This Popular Airline Is Cutting Flights From 7 Major Cities, Starting July 1
THE NEWLY SLASHED SCHEDULE COMES AMID ULTRA-HOT DEMAND FOR TRAVEL.
When a global pandemic slammed into the travel industry in 2020, it nearly ground commercial aviation to a halt. But sooner than most executives expected, demand for travel came roaring back. (And that expectation-versus-reality discrepancy led to a staffing shortage after widespread layoffs and furloughs). As a result, major carriers rushed to rev up their flight schedules by bringing back suspended routes and adding new daily departures to accommodate passengers flocking to the skies.
Despite the hot demand, some airlines are nevertheless cutting routes again, to the frustration of passengers. Read on to find out the latest airline to strike flights from its schedule, and how it could affect your upcoming travel plans.
READ THIS NEXT: Never Forget to Do This After Your Flight Lands, Flight Attendant Warns.
Airlines are cutting flights out of necessity even as demand soars.
Just last week, United announced that it would be cutting flights to eight major cities over the next month as it grapples with operational issues, according to travel news outlet The Points Guy. For at least the month of June, the carrier will suspend service from Newark to Maui (OGG), Honolulu (HNL), and Tokyo (NRT), as well as between Washington Dulles (IAD) and Sao Paulo (GRU), Geneva (GVA), and Honolulu. The airline also said it was suspending flights from Dulles to Dublin from June 4 through June 30.
In that case, the carrier explained that it was suspending the flights due to an aircraft shortage: Its Boeing 777-200 and 777-200ER planes have remained grounded since an incident in February 2021 in which a Honolulu-bound United flight from Denver rained engine parts onto the Denver area. They won't be back in service in time to handle United's previously announced June schedule.
READ THIS NEXT: Never Say These 4 Words to the Person Next to You on a Plane, Expert Warns.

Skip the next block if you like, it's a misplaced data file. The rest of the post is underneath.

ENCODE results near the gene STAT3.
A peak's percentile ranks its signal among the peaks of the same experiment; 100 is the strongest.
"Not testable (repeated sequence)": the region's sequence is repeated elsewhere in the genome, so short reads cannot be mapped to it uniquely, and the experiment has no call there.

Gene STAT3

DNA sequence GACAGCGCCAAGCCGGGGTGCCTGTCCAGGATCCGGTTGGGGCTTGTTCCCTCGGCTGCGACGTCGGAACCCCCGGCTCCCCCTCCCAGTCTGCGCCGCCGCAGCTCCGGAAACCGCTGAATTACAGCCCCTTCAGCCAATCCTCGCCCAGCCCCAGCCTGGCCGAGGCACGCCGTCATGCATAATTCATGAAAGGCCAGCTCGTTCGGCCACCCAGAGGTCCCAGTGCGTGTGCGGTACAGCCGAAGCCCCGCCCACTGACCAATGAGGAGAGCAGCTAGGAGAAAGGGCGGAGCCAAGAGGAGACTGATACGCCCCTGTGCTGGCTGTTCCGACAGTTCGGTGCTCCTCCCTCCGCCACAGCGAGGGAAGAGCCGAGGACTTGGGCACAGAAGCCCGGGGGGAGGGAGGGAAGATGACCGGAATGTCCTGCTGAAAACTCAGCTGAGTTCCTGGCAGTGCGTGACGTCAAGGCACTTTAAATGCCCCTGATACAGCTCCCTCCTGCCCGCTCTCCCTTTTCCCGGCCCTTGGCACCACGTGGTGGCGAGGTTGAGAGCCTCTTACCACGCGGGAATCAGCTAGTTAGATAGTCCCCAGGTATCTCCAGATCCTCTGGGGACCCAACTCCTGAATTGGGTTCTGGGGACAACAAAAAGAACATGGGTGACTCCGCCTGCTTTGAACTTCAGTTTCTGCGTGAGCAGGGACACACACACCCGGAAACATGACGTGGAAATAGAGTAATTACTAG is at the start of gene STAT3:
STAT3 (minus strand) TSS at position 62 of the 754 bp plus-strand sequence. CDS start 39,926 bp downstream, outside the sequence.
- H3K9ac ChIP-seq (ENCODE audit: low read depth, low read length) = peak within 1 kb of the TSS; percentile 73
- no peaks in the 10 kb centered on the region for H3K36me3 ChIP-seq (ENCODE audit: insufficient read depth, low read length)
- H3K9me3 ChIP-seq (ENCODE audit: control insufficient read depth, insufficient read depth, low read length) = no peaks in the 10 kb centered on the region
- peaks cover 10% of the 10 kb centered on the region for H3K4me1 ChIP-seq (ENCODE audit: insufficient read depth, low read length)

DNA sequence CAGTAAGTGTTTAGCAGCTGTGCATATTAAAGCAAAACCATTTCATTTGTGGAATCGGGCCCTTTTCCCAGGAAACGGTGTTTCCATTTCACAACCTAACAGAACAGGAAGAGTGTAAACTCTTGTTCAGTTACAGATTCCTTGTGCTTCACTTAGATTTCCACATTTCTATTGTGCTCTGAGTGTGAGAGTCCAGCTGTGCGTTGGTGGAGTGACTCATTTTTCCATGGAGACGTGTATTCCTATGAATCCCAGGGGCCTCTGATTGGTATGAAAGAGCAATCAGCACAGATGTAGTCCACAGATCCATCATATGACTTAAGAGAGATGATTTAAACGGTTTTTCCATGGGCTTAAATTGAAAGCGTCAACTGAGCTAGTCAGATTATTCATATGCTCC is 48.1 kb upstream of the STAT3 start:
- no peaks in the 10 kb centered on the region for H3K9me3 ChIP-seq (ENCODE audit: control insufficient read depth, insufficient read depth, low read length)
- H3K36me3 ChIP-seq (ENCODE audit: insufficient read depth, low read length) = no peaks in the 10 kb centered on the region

JetBlue is the latest airline to announce major route cuts.
JetBlue has been under fire in recent months for widespread cancellations and delays that have inconvenienced customers. In an effort to avoid more of the same going into the ultra-busy summer travel season, the carrier announced it is striking 20 routes for parts of the summer as a measure meant to build in some extra slack in its schedule and mitigate the potential for more cancellations, according to The Points Guy.
JetBlue announced widespread service cuts affecting 20 routes and seven cities this summer.
The most affected city is Fort Lauderdale, which is losing eight routes for parts of the season, according to The Points Guy. Cancun will experience a reduction in service from Raleigh-Durham and Tampa.
Last spring, JetBlue announced service to Vancouver from Boston and New York-JFK. While the JFK flights are still set to roll out on June 9, the carrier has dropped plans to fly to the Canadian city from Boston.
Further, JetBlue is permanently exiting service to Montrose/Telluride airport in Colorado.
READ THIS NEXT: For more up-to-date travel news and tips, sign up for our daily newsletter.
JetBlue hopes the cuts will help it avoid more mass cancellations.
While some of JetBlue's operational issues began with disruption resulting from winter weather or thunderstorms, the staffing shortage and over-packed schedule snowballed into a mess that forced the airline to cancel close to 10 percent of the flights in its April schedule.
It hopes the new cuts will help avoid similar chaos going into the summer. "These changes will support operational reliability and improve schedules elsewhere in our network, helping to ensure we get our customers where they need to go during this busy season," JetBlue said in a statement to The Points Guy. "The adjustments also scale back flying that does not make as much sense in the current environment of significantly higher fuel prices."
It continued, "Even with these adjustments, we're still planning for a very busy summer."
READ THIS NEXT: If You Hear This on Your Plane, It Might Be an Emergency, Flight Attendant Warns.